The second reason why a massive FPS is not possible has to do with the "fun" part. It would quickly becomes boring to play a FPS in a world with 1000 players online.
Now, I am not saying it wouldn't be fun to play some sort of FPS castle siege sort of game every once in a while, but playing it every day, for hours? The fun of FPSs is the teamwork, and teamwork is impossible in very large numbers. You can't coordinate people very effectively, you wouldn't remember their name, skill, etc.
On the other hand, a castle siege type of event in a MMORPG would be fun EXACTLY because of the repetitive nature of the game.
Think about it: In real life, where do you make most of the friends? For most of the people, the answer is: At school and at work.
Now, most of the people would agree that school and work are both boring and repetitive places, where you spend a lot of time doing things that are not so fun, but vital in the works of the society.
In a similar manner, the MMO players usually make friends in boring places. Do you want to increase your mining level? Well, my friend, you have to spend many days in the mines, mining for ore. This is quite boring, and for this reason many miners start chatting about various things. Eventually, you will realize that you have things in common, and become friends. Or, the opposite, you realize you hate this guy and become enemies.
Same thing with the other skills; you will need to interact, more or less directly with a lot of people. Some games require player cooperation, while other games make it optional. Either way, the player interaction in a MMORPG is frequent.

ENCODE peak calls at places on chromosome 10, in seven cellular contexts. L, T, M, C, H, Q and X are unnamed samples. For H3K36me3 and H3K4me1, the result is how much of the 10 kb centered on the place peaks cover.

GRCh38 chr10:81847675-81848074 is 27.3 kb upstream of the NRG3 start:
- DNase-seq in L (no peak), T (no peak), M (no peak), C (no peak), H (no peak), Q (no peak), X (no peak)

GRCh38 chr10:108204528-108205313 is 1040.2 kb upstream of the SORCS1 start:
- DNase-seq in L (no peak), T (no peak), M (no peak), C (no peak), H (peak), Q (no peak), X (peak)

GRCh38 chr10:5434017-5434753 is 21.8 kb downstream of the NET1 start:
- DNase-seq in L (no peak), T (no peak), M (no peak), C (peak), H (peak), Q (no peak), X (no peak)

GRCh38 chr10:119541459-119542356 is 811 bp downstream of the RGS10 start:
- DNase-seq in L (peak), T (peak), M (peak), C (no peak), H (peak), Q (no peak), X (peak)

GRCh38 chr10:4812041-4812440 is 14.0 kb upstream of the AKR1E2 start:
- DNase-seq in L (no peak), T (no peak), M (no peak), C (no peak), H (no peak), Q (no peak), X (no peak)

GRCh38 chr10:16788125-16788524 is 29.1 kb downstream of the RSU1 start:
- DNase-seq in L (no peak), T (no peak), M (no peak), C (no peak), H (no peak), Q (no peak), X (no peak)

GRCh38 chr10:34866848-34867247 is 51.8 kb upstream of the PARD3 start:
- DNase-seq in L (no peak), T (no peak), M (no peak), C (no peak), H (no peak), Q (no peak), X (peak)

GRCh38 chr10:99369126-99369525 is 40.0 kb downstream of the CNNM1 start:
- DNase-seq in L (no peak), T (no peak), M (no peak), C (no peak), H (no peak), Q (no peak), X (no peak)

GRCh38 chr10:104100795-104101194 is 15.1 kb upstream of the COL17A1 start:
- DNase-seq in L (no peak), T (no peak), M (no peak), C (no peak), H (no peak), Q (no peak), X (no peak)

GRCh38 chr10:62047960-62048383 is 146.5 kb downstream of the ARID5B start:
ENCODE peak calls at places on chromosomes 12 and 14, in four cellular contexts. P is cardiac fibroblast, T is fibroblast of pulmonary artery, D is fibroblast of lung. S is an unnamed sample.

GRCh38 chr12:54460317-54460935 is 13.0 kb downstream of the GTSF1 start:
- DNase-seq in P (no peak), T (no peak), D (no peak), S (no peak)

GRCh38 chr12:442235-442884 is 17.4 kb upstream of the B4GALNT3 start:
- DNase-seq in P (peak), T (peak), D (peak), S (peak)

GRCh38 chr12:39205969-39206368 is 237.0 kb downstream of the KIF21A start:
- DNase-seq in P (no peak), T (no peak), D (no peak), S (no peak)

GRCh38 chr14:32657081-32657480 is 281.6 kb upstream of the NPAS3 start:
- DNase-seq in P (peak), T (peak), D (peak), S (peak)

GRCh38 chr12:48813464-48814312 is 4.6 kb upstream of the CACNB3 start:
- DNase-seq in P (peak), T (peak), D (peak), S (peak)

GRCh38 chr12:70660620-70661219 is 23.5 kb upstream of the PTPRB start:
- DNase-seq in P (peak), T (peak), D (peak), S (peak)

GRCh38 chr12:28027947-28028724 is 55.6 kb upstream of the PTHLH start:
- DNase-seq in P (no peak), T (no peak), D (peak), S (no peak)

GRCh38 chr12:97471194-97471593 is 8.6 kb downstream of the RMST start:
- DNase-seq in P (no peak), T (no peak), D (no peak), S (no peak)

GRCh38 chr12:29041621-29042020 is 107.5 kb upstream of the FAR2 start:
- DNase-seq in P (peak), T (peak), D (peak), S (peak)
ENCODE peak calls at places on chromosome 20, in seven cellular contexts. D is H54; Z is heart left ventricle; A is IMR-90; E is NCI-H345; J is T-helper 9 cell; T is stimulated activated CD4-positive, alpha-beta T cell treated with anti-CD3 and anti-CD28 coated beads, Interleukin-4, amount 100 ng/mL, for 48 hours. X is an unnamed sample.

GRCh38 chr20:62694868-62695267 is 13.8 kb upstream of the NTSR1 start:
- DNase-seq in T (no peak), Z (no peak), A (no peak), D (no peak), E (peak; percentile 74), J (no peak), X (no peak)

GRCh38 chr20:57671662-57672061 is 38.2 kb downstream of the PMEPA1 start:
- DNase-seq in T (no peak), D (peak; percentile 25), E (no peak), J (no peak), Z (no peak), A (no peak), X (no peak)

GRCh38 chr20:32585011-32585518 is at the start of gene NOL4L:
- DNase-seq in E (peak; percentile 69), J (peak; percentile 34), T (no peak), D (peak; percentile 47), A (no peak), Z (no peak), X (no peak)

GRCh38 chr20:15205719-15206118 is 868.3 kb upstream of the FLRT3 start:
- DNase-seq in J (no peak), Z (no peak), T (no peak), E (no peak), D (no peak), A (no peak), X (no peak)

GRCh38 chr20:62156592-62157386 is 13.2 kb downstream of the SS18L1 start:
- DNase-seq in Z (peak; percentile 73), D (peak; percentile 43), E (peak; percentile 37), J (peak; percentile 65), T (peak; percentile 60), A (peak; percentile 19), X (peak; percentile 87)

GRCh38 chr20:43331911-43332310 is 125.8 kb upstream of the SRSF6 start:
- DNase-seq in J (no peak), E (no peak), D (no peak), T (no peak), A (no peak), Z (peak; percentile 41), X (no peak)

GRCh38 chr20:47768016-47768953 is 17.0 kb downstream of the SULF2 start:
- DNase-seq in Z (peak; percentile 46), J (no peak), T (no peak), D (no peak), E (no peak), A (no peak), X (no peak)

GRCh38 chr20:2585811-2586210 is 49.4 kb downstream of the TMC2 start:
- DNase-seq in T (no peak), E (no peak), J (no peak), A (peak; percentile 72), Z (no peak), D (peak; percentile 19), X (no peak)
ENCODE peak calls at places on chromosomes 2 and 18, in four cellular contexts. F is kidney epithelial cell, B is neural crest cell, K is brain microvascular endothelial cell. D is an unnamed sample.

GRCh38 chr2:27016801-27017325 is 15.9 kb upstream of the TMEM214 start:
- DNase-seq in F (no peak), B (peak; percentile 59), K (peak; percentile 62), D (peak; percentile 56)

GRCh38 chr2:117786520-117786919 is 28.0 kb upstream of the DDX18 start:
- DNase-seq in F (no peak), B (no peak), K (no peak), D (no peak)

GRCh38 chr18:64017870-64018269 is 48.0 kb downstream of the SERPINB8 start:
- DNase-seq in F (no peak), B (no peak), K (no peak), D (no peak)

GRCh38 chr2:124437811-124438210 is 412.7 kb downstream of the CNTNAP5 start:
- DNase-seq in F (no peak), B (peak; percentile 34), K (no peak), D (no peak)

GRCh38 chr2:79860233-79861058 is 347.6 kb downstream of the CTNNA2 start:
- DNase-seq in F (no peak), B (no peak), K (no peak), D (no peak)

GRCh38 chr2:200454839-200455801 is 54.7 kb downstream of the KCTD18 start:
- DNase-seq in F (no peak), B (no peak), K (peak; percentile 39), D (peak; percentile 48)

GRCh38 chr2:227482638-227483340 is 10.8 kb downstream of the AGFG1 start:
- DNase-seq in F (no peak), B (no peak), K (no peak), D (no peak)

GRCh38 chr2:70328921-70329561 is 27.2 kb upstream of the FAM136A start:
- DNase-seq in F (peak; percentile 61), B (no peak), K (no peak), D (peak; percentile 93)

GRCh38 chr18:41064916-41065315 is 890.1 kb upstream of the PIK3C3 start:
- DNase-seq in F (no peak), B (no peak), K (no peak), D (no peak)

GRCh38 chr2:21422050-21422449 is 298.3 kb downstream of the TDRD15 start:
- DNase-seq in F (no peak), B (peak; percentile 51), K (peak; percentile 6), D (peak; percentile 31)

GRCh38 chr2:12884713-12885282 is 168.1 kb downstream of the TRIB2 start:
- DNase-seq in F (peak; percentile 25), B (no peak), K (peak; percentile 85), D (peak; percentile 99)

Now, after a while you will want to start a guild/group or join one. Obviously, you will want to have as many friends in that guild, which is why you will recruit your friends.
In games that allow guilds to build/buy territory, that can be attacked/conquered by others, it is normal for all the owners of that territory to come together and defend it against the attackers. So we have a castle siege, but this time the two teams (those who attack and those who defend) have a very strong motivation to defend/attack the territory. And unlike in a FPS, the defenders have invested a lot of time and pride in that castle, so they organize better, and put more passion and effort into defending it at any cost. Would they have such a strong motivation to defend it if they knew the game will be restarted once they win or lose the battle, and they will have to fight again, and again and again, to no end?